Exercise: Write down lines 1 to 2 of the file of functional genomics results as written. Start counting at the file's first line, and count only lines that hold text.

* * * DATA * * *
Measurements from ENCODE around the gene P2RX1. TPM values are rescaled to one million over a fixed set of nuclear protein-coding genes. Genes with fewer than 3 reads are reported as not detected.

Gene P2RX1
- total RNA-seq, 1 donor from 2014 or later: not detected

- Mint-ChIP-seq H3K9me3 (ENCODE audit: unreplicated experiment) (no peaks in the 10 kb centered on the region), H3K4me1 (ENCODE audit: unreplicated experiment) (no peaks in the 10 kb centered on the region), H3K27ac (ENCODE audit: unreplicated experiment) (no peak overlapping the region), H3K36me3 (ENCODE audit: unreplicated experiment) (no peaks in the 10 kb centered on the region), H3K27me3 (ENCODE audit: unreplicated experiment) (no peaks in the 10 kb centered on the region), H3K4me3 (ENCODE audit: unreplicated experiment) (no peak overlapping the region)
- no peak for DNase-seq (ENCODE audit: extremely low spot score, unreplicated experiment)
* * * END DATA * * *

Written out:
Measurements from ENCODE around the gene P2RX1. TPM values are rescaled to one million over a fixed set of nuclear protein-coding genes. Genes with fewer than 3 reads are reported as not detected.

Gene P2RX1